As I’ve said before in the Law Column, when considering meaning in the context of defamation, it isn’t what you think the words mean that is important, it’s more about what others will think you meant.
A recent case out of the High Court has emphasised the importance of this point, and more specifically serves as a reminder that it isn’t always a choice between the contending meanings advanced by the Claimant and Defendant. Judges themselves have the power to determine a defamatory meaning of their own – subject to certain conditions.
This case arose from an article published by the Times both online and in print in July 2017 entitled “Grenfell cladding boss is a government adviser” (“the Article”). The Article named the Claimant, Mark Allen, and reported his position as technical director employed by Saint-Gobain, the company involved in the manufacture of the external cladding on Grenfell Tower, alongside his membership of the government committee that advises on Building Regulations (“BRAC”).
The Claimant originally argued that the article suggested corruption on his part, later amending this, following the issue of proceedings to a double-stranded meaning that:
- the Claimant was personally responsible for the design, specification and manufacture of the external cladding product used on the Grenfell Tower building; and
- following the fire at Grenfell Tower, the Claimant’s position as a member of BRAC given his employment by Saint-Gobain, was wrong and a grave conflict of interest.
In contrast the Defendant argued that the Article bore a different, non-defamatory meaning, namely that there is concern that Building Regulations in the United Kingdom are not fit for purpose, and that in the circumstances the appointment to BRAC of individuals with senior roles in the construction industry may not be appropriate.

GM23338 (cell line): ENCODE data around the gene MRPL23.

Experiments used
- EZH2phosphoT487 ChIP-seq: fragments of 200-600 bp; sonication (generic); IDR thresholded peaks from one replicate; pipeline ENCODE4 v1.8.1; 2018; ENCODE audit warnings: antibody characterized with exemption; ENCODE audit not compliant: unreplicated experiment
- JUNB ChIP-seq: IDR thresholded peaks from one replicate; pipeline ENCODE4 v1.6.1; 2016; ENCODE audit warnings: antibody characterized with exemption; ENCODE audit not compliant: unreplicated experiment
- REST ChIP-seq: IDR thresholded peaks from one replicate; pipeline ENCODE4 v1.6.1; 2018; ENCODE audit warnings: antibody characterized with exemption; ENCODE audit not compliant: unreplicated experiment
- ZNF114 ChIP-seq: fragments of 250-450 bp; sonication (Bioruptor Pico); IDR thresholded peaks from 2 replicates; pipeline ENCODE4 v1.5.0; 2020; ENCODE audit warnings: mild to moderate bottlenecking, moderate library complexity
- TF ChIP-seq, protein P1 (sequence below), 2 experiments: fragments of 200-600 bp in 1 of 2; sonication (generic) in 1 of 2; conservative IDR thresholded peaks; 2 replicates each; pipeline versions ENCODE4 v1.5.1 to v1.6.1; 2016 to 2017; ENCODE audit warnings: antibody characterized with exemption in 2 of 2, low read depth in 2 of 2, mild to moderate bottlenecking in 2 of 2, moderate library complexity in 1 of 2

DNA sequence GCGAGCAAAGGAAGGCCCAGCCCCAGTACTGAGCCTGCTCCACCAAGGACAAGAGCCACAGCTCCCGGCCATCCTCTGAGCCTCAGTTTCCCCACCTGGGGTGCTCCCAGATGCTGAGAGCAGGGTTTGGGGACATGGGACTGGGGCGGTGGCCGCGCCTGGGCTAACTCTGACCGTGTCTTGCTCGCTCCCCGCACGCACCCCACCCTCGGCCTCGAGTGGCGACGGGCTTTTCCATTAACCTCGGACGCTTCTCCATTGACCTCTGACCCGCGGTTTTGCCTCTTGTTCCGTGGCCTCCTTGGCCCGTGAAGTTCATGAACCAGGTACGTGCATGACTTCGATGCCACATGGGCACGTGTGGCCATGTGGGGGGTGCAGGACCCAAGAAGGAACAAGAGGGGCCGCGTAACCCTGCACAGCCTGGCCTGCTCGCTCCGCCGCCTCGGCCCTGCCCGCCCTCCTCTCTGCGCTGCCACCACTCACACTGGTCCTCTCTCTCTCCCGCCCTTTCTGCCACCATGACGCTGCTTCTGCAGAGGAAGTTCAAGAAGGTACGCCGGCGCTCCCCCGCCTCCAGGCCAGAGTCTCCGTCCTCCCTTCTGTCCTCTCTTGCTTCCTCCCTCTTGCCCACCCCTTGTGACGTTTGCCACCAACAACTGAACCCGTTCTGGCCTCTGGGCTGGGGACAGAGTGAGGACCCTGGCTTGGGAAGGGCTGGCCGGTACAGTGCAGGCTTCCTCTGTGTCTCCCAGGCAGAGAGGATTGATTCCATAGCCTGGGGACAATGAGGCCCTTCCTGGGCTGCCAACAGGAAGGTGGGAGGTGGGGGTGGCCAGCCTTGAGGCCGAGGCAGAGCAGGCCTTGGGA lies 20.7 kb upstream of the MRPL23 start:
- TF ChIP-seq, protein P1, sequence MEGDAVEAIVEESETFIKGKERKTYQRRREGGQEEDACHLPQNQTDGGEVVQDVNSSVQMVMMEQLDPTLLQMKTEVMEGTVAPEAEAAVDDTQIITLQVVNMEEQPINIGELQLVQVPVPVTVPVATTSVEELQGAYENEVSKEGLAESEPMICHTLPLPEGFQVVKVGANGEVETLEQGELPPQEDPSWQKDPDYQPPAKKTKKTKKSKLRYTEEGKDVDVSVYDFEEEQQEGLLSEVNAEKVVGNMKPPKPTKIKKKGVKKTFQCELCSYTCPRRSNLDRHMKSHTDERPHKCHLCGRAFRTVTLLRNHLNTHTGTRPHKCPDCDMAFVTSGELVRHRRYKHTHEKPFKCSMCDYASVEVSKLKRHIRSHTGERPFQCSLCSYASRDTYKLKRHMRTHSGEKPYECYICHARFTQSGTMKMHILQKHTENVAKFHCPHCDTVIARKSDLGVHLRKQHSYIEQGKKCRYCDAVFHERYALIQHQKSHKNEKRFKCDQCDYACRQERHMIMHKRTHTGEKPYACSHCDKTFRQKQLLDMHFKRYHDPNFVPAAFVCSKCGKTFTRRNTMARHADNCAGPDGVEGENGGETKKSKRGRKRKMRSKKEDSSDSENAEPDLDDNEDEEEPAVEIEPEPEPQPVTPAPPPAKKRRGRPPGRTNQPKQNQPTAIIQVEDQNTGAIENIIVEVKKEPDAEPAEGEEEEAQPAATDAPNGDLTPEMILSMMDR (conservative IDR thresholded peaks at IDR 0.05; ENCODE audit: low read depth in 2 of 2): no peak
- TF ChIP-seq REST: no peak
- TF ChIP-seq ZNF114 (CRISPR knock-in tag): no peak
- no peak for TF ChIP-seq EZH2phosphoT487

The Judge in this case, Mr Justice Warby, did not agree with either of the pleaded meanings advanced by the parties, finding the first strand of the Claimant’s pleading meaning to be “strained, forced and unreasonable” and characterising the Defendant’s approach as underplaying the “implications of the reporter’s choice of words”.
As such, Warby J engaged the Court’s power to find an alternate meaning in circumstances such as this, and in doing so provided useful clarification of the two limiting principles applicable in relation to this power. Firstly, that the Court cannot find a meaning more injurious than the Claimant’s pleaded meaning i.e. they are not permitted to unilaterally increase its severity, and secondly, that the Court should be slow to formulate a different meaning to that advanced by the Claimant, particularly in cases such as this, where the Claimant has formulated a number of different meanings but has never advanced the one favoured by the Court.
Following consideration of the arguments put forward by both parties, Warby J determined that the Article bore the meaning that the Claimant had “misconducted himself by remaining on the BRAC” and “placed himself in a situation of conflict of interest”. Warby J further held that this meaning was defamatory. The case remains ongoing.
What is of particular interest in this case to legal practitioners and the press alike is the conceptual distinction drawn between an imputation and an inference. Acknowledging that the two terms are often used interchangeably, Warby J noted that there is a definitive difference in so far as an imputation refers to the meaning flowing directly from the words used, as opposed to an inference which requires the reader to determine their own meaning through deductive reasoning. The Judge held that it is the former that should be considered when determining the issue of meaning to avoid arriving at an unreasonable conclusion.
In practice this means that when considering a piece of writing pre-publication, what is most important in the context of any potential defamatory meaning is what is imputed by the words expressly stated.
In other words, be sure to say what you mean as reliance on inference is a risky business indeed…